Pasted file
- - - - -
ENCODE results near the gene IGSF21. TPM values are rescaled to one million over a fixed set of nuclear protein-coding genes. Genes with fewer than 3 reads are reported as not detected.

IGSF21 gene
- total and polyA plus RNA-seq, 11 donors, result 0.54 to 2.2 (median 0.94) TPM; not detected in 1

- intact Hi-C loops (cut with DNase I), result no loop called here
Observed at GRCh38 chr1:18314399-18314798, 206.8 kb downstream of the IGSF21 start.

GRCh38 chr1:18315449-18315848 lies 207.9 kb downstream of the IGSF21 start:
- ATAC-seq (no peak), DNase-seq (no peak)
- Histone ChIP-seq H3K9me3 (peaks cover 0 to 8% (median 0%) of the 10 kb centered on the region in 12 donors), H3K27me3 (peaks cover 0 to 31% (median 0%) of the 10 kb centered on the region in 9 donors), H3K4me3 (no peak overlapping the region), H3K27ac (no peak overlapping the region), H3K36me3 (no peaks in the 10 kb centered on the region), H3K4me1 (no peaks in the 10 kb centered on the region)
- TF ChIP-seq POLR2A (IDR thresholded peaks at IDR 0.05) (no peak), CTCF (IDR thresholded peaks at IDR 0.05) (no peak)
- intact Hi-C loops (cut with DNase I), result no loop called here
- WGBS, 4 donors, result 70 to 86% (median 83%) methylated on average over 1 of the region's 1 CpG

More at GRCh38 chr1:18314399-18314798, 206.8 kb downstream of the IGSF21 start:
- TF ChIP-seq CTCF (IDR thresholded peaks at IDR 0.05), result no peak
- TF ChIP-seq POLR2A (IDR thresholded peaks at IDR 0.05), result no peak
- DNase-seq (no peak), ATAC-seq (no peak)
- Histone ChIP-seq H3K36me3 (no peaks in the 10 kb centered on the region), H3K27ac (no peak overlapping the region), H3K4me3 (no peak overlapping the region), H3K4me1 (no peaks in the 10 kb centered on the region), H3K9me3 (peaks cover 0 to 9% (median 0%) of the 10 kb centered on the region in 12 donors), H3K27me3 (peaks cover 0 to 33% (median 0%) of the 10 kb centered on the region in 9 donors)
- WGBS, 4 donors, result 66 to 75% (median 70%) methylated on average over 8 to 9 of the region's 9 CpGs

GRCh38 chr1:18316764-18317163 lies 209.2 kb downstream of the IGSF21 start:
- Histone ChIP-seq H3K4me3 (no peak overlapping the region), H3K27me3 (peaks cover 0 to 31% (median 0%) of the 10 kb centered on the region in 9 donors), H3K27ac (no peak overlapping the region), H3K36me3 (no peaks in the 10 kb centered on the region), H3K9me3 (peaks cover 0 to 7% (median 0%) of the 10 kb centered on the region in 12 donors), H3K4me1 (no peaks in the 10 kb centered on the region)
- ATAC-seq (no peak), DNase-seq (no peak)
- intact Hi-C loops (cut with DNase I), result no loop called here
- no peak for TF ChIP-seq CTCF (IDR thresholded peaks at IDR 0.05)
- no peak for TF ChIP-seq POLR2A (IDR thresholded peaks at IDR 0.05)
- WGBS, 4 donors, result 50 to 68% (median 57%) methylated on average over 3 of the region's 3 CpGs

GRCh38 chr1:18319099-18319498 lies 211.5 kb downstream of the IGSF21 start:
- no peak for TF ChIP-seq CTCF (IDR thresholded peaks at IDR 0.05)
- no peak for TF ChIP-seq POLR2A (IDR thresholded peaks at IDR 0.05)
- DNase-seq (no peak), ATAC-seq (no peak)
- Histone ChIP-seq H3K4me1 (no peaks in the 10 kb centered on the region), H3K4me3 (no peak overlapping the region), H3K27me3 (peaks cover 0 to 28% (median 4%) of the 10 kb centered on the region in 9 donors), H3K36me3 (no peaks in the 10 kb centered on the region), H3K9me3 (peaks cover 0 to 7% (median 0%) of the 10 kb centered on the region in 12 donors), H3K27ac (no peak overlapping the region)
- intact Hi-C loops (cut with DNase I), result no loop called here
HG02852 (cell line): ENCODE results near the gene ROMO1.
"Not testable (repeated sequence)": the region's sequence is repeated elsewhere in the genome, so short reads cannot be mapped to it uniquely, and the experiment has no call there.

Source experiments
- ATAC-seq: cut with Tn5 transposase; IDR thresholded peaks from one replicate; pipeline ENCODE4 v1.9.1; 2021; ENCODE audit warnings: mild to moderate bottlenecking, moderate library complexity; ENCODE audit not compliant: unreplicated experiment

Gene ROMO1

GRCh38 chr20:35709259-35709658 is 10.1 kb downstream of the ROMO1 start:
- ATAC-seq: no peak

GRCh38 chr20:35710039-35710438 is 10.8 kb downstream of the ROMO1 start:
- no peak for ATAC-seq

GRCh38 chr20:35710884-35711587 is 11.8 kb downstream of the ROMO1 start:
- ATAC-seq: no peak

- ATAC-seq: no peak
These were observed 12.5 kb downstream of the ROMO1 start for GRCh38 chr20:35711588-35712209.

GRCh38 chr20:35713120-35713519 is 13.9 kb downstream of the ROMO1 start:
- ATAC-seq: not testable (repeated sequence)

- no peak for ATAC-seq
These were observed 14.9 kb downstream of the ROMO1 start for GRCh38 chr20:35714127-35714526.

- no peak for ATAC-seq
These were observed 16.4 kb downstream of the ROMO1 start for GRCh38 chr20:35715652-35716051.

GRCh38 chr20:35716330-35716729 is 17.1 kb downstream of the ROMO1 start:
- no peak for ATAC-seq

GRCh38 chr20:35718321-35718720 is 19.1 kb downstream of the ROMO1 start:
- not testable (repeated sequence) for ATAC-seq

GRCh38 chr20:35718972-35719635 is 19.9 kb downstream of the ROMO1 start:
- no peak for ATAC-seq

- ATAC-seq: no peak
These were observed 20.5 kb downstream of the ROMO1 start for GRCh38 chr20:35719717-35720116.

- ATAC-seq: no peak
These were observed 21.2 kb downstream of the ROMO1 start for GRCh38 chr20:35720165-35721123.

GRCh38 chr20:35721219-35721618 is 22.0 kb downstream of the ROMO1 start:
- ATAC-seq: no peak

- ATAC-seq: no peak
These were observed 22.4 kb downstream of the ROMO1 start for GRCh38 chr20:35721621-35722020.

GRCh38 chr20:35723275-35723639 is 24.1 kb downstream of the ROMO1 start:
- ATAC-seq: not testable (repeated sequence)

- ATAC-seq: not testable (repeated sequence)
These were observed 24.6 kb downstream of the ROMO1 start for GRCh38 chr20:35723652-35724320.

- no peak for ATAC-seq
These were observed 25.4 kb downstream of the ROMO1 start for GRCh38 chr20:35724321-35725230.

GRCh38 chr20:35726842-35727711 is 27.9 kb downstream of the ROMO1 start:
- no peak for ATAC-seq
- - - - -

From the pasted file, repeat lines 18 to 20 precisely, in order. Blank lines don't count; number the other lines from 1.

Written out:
GRCh38 chr1:18316764-18317163 lies 209.2 kb downstream of the IGSF21 start:
- Histone ChIP-seq H3K4me3 (no peak overlapping the region), H3K27me3 (peaks cover 0 to 31% (median 0%) of the 10 kb centered on the region in 9 donors), H3K27ac (no peak overlapping the region), H3K36me3 (no peaks in the 10 kb centered on the region), H3K9me3 (peaks cover 0 to 7% (median 0%) of the 10 kb centered on the region in 12 donors), H3K4me1 (no peaks in the 10 kb centered on the region)
- ATAC-seq (no peak), DNase-seq (no peak)